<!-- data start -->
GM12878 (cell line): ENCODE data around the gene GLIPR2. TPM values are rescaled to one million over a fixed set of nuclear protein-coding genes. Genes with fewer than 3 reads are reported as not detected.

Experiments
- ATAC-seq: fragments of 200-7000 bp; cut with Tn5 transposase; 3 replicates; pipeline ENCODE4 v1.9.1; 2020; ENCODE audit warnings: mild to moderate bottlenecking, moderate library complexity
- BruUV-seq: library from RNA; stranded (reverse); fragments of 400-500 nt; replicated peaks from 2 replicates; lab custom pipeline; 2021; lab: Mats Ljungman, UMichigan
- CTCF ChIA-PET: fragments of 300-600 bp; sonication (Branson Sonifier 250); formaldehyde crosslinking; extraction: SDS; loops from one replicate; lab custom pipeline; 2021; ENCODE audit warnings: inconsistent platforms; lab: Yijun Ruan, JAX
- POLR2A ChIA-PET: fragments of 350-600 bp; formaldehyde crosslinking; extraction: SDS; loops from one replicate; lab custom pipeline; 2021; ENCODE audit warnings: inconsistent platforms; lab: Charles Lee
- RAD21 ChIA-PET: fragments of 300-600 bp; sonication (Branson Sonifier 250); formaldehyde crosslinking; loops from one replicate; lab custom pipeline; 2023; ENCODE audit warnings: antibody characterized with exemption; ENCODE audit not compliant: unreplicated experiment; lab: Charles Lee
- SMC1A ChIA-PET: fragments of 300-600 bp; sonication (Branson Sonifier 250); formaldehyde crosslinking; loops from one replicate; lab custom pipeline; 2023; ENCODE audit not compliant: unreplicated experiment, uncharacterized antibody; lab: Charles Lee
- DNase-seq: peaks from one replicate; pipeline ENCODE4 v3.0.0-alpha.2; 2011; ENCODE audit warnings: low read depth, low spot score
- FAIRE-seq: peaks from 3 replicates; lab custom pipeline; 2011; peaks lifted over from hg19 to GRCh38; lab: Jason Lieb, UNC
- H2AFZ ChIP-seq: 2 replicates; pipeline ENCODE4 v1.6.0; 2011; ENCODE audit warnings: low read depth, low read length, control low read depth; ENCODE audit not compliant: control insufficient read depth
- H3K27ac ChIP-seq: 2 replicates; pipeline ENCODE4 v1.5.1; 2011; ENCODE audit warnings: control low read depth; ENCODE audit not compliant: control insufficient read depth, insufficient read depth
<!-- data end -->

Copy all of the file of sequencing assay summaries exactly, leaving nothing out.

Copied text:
GM12878 (cell line): ENCODE data around the gene GLIPR2. TPM values are rescaled to one million over a fixed set of nuclear protein-coding genes. Genes with fewer than 3 reads are reported as not detected.

Experiments
- ATAC-seq: fragments of 200-7000 bp; cut with Tn5 transposase; 3 replicates; pipeline ENCODE4 v1.9.1; 2020; ENCODE audit warnings: mild to moderate bottlenecking, moderate library complexity
- BruUV-seq: library from RNA; stranded (reverse); fragments of 400-500 nt; replicated peaks from 2 replicates; lab custom pipeline; 2021; lab: Mats Ljungman, UMichigan
- CTCF ChIA-PET: fragments of 300-600 bp; sonication (Branson Sonifier 250); formaldehyde crosslinking; extraction: SDS; loops from one replicate; lab custom pipeline; 2021; ENCODE audit warnings: inconsistent platforms; lab: Yijun Ruan, JAX
- POLR2A ChIA-PET: fragments of 350-600 bp; formaldehyde crosslinking; extraction: SDS; loops from one replicate; lab custom pipeline; 2021; ENCODE audit warnings: inconsistent platforms; lab: Charles Lee
- RAD21 ChIA-PET: fragments of 300-600 bp; sonication (Branson Sonifier 250); formaldehyde crosslinking; loops from one replicate; lab custom pipeline; 2023; ENCODE audit warnings: antibody characterized with exemption; ENCODE audit not compliant: unreplicated experiment; lab: Charles Lee
- SMC1A ChIA-PET: fragments of 300-600 bp; sonication (Branson Sonifier 250); formaldehyde crosslinking; loops from one replicate; lab custom pipeline; 2023; ENCODE audit not compliant: unreplicated experiment, uncharacterized antibody; lab: Charles Lee
- DNase-seq: peaks from one replicate; pipeline ENCODE4 v3.0.0-alpha.2; 2011; ENCODE audit warnings: low read depth, low spot score
- FAIRE-seq: peaks from 3 replicates; lab custom pipeline; 2011; peaks lifted over from hg19 to GRCh38; lab: Jason Lieb, UNC
- H2AFZ ChIP-seq: 2 replicates; pipeline ENCODE4 v1.6.0; 2011; ENCODE audit warnings: low read depth, low read length, control low read depth; ENCODE audit not compliant: control insufficient read depth
- H3K27ac ChIP-seq: 2 replicates; pipeline ENCODE4 v1.5.1; 2011; ENCODE audit warnings: control low read depth; ENCODE audit not compliant: control insufficient read depth, insufficient read depth